The choices are im­pres­sive in­clude funky small plates served in a sup­per club with live jazz, home­made pasta, and other Ital­ian fa­vorites, steak, or seafood you cook your­self on hot rocks out­doors. For some­thing com­pletely dif­fer­ent, two new venues are At­lantide, a for­mal steak­house and seafood restau­rant (don’t miss pre- din­ner drinks in the sexy bar) and In­do­chine, which serves dishes in­flu­enced by Marco Polo’s spice route.

Drinks and gra­tu­ities are in­cluded in your cruise fare as are wines from around the world, with the op­tion to splurge on pre­mium se­lec­tions. The Ja­panese tep­pa­nyaki restau­rant, Kaiseki, and the fine French tast­ing menu restau­rant, La Dame by Re­lais & Châteaux, both come with a charge of $60 per per­son.

Those who are still hun­gry later in the evening can en­joy op­tions such as a late- night cheese trol­ley in Tor’s Ob­ser­va­tion Li­brary, named for Vik­ing Cruises chair­man, Torstein Ha­gen, a close friend of d’Ovidio. You can also take a break from the dance floor to dine, with room ser­vice now de­liv­er­able any­where you like.

Suite Liv­ing

On an ul­tra-lux­ury ship, it’s only nat­u­ral that ev­ery­one stays in a spa­cious suite with a ve­randa and en­joys such niceties as Etro robes, fine Pratesi linens, and Bvl­gari bath prod­ucts. State- of-the-art TVs hidden in wall mir­rors take some get­ting used to, but your but­ler de­liv­er­ing room ser­vice on a sil­ver tray, rais­ing your cof­fee ta­ble to din­ing height, and pre­sent­ing your spread on a white table­cloth does not.

Up­grade to a Sil­ver, Royal, Grand, or Owner’s suite and you’ll get ad­di­tional space and ameni­ties — the largest suites are apart­ment-sized and have the op­tion of adding a sec­ond bed­room. The one- of-a-kind Bal­so­rano Owner’s Suite is ded­i­cated to d’Ovidio and is stocked with his fa­vorite per­sonal items in­clud­ing fam­ily photos, vin­tage port, and a Ch­ester­field chair from his home. Have a seat, you’re part of the fam­ily.

Gath­er­ing Spots

The Arts Café is a new con­cept that com­bines art, books, cof­fee, smooth­ies, and snacks. Here, you’ll find a barista mak­ing illy cof­fee, a be­spoke book col­lec­tion or­ga­nized by Lon­don’s Hey­wood Hill, treats such as mush­room pâté cre­atively served in lit­tle glass jars, couches you can curl up on, and plush wicker seat­ing out­doors. I couldn’t stop go­ing back.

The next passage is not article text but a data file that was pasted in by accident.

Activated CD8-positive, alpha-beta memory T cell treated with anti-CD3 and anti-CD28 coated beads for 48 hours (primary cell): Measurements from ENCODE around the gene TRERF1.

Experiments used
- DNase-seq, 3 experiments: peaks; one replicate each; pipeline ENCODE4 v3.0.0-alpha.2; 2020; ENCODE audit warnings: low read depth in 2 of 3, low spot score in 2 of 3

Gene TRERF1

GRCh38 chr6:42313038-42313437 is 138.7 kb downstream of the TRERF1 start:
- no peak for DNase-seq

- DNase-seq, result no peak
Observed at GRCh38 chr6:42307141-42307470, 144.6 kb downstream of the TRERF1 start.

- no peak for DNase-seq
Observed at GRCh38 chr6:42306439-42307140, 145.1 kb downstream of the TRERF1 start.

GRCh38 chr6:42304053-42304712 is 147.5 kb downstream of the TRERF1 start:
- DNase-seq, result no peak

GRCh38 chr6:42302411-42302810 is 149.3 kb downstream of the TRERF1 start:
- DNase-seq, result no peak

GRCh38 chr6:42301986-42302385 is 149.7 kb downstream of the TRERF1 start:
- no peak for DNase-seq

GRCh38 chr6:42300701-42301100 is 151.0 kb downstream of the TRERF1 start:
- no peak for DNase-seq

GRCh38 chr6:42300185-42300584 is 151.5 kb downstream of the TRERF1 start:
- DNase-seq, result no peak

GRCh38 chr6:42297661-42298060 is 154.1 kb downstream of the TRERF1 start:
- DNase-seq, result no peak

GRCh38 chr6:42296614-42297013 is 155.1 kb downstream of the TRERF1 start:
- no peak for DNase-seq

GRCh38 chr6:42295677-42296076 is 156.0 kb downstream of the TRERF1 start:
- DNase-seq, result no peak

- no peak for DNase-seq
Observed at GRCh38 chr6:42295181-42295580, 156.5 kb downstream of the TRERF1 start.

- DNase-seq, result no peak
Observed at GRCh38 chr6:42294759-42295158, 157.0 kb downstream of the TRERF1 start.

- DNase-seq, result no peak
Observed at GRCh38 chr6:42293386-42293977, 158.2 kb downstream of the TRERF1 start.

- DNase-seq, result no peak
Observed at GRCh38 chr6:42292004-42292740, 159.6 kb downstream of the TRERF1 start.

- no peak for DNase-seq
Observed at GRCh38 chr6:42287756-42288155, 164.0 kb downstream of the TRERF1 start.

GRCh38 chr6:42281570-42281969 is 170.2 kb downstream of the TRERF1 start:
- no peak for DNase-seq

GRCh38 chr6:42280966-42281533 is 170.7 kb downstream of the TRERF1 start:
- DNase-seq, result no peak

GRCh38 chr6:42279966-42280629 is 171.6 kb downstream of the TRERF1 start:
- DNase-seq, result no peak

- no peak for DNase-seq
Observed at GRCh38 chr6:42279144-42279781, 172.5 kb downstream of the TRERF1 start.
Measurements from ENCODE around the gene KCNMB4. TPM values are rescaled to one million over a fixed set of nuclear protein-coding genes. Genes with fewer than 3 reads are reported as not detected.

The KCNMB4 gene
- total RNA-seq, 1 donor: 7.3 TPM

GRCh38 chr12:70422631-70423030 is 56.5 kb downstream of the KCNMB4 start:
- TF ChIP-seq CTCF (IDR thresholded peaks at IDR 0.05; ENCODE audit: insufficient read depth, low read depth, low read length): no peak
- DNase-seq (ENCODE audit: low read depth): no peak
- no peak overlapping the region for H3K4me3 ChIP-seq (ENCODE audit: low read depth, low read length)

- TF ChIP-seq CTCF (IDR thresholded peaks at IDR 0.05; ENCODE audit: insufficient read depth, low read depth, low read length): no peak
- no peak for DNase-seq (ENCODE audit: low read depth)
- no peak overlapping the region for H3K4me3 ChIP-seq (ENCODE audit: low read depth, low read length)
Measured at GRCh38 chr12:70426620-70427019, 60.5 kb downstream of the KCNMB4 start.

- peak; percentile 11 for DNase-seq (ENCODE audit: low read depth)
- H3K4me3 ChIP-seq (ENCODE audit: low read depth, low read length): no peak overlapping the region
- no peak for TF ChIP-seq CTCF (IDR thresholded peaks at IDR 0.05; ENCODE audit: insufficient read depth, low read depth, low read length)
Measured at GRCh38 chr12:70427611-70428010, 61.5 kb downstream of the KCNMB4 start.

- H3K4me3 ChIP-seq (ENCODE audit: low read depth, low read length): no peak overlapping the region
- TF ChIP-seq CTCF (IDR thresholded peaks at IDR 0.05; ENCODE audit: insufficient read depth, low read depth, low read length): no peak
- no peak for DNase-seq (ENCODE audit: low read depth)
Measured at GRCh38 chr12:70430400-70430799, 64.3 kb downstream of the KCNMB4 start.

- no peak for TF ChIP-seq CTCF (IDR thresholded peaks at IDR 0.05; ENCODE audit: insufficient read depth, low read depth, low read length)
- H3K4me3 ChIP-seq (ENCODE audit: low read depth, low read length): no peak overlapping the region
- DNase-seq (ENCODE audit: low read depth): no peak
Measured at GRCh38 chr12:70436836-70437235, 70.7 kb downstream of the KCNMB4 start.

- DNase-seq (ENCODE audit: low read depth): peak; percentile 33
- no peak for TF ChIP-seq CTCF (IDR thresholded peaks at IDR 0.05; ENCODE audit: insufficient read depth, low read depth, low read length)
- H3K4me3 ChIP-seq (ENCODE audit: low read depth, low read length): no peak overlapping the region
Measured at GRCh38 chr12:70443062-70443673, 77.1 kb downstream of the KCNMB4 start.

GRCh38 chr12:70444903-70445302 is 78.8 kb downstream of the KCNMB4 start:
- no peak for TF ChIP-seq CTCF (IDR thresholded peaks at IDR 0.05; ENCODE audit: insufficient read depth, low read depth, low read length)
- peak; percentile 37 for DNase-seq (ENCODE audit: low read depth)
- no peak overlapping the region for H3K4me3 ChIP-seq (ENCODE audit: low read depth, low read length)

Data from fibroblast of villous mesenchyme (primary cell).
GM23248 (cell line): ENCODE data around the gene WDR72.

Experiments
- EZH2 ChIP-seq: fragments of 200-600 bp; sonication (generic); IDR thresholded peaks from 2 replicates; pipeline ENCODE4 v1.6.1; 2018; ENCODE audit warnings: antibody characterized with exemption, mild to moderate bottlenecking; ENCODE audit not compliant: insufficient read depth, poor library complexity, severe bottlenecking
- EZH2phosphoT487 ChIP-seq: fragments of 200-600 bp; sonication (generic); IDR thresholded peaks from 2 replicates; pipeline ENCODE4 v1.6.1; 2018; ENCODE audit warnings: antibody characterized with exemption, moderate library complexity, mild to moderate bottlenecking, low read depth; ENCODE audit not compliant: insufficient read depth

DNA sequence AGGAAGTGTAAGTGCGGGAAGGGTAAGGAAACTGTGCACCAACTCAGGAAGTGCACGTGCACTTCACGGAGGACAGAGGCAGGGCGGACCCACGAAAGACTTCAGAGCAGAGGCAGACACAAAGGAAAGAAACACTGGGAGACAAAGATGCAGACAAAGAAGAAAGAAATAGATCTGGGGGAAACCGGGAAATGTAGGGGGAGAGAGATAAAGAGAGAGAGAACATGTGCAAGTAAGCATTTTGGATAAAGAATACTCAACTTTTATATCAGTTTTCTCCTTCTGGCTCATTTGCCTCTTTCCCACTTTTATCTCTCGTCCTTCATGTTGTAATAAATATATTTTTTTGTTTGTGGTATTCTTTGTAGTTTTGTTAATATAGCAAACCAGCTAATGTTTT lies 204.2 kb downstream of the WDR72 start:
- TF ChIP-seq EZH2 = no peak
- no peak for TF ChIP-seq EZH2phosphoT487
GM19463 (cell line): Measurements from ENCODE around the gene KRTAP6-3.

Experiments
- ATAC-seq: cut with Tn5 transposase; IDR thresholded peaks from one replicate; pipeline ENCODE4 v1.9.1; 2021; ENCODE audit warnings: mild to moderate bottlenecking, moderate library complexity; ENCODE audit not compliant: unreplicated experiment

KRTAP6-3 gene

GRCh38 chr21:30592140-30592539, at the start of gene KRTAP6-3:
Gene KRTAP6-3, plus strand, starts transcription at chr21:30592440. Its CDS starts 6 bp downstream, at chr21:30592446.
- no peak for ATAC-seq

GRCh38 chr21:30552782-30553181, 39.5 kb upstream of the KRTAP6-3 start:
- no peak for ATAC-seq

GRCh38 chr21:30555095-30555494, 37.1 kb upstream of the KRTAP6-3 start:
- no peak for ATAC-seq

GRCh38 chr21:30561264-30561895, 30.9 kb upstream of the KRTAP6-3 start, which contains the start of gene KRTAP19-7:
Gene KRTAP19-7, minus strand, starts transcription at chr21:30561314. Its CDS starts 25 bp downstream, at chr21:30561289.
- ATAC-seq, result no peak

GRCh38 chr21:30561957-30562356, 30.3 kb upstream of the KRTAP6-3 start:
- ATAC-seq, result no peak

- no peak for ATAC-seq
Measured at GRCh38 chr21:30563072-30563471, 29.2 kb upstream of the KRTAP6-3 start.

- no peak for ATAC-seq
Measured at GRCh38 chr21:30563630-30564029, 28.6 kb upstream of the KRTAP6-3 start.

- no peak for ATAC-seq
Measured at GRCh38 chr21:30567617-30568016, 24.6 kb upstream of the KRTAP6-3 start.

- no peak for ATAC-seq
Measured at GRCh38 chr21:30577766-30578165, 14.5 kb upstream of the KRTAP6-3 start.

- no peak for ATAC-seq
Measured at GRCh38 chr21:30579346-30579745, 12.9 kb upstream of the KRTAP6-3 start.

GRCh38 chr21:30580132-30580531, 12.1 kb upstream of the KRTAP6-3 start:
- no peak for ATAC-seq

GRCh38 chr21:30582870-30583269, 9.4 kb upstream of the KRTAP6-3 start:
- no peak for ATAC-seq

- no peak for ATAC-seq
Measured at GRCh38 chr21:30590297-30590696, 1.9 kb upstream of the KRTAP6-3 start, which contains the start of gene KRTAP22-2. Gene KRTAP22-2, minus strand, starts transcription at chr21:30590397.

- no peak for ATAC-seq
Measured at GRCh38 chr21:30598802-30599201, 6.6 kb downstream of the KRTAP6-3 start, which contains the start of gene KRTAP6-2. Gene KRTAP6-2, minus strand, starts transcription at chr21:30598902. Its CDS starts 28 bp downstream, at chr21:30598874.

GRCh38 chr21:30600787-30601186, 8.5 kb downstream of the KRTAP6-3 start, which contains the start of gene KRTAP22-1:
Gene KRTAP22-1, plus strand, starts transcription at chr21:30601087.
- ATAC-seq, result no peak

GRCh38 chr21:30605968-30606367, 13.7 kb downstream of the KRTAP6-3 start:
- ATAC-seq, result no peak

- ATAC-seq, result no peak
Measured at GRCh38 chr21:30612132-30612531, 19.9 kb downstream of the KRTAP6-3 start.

The Zà­gara Beauty Spa de­buts a new con­cept de­vel­oped for Sil­versea by Steiner. The idea is to cre­ate your own sen­sory spa ex­pe­ri­ence by select­ing your pre­ferred scents, light­ing, mu­sic, and, with se­lect treat­ments, video. The spa’s Ther­mal Suite in­cludes an out­door whirlpool (and in­volves an ex­tra fee).

The Panorama Lounge at­tracts a lively late-night crowd danc­ing to a DJ or live band. Hand­crafted cock­tails such as a Man­darin Cosmo or Basil Gim­let are rea­sons to visit the main Dolce Vita lounge.

The Vene­tian Lounge the­ater has tiered rows of chairs and ban­quettes, the per­fect venue to show­case the singing tal­ents of six per­form­ers who belted their way through a show fo­cused on blues and soul and an­other on swing mu­sic. And while the ac­tiv­ity ros­ter is kept slim, fans of Sil­versea’s pop­u­lar trivia con­tests will be happy to know there is noth­ing sub­tle about the on­board com­pet­i­tive spirit.

From top to bot­tom: La Dame by Re­lais & Châteaux, the stun­ning pool deck at night, in-suite din­ing, the Arts Café, hot rocks cook­ing at the Grill